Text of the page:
If you can’t get used to the sight of clippings as mulch, you should work this a little into the soil. In any case, this is recommended for substrates that tend to compact.
A time interval of four to six weeks is recommended for mulching with lawn clippings.
Immediately after mowing, especially in damp weather, the clippings often tend to rot and mold. If it is disposed of anyway, it doesn’t matter, of course. Even if it is used as a thin layer for mulching, it can remain moist or even wet.
The situation is different if the crop is actually to continue to be used in the garden or is particularly long. For this purpose, the previous drying is recommended. For this purpose, the lawn clippings are spread out as thinly as possible, kept airy and protected from rain. A close-meshed net or grid is ideal, but well-ventilated boxes are also suitable.
Depending on the weather and the amount, this process takes two to seven days. It can be accelerated by turning the clippings every now and then. The hay produced in this way can then be composted safely and without the risk of rotting, but it can also be used as animal feed or litter. If such animals are not kept themselves, it is often worth asking neighbors and acquaintances. It is not uncommon for permanent customers to be found here who also dry the grass clippings themselves. The waste problem has quickly taken care of itself.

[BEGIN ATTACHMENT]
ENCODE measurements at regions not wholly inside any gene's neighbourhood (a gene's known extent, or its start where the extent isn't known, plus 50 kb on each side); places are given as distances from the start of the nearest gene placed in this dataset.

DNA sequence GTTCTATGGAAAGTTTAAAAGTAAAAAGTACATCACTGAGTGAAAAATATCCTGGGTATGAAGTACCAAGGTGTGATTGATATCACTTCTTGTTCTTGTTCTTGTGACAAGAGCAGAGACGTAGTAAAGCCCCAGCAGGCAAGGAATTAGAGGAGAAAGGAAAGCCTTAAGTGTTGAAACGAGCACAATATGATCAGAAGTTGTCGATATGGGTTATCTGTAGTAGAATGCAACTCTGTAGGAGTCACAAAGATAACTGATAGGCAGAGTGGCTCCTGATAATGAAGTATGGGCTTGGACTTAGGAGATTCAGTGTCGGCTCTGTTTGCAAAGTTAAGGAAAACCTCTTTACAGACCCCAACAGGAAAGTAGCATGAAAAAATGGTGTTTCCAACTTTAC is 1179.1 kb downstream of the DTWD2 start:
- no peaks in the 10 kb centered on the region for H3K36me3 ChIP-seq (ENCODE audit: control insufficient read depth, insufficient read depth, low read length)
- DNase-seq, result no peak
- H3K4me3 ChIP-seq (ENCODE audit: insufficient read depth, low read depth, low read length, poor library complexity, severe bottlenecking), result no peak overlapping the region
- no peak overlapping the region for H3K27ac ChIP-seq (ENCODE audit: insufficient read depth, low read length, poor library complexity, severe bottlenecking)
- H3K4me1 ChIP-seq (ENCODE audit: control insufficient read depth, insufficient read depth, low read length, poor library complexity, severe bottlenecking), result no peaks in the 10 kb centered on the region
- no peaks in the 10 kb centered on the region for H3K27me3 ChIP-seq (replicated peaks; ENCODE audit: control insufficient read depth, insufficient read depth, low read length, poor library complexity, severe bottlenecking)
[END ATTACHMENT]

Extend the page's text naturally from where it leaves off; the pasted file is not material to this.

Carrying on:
If you don’t keep rabbits, guinea pigs or other pets that eat hay or need litter, you can use the lawn clippings for composting in addition to mulching. Small amounts can go straight to the compost heap or the composting bin. However, it is advisable to spread this thinly or evenly distribute it.
Larger amounts of clippings, on the other hand, must first be dried and even then should only be applied to the compost in thin layers. The following best practices are recommended for using lawn clippings:
- Store the lawn clippings in a well-ventilated area for at least a week, especially if they are very short or damp, until they are completely dry.
- Apply the dry hay to the compost in thin layers or alternatively mix it with compost or soil.
- In order to avoid bad smells caused by rot and to improve the quality of the compost soil, when adding lawn clippings – regardless of whether they are dry or damp – ensure that there is a sufficient supply of air. Turning has proven itself here.
If there is no space to dry the clippings or if the mowing is only done in dry weather, the cuttings can also be composted directly. However, there is also a risk of mold and rot. The following guide will significantly reduce the risk of this:
- If necessary, loosen the grass clippings evenly.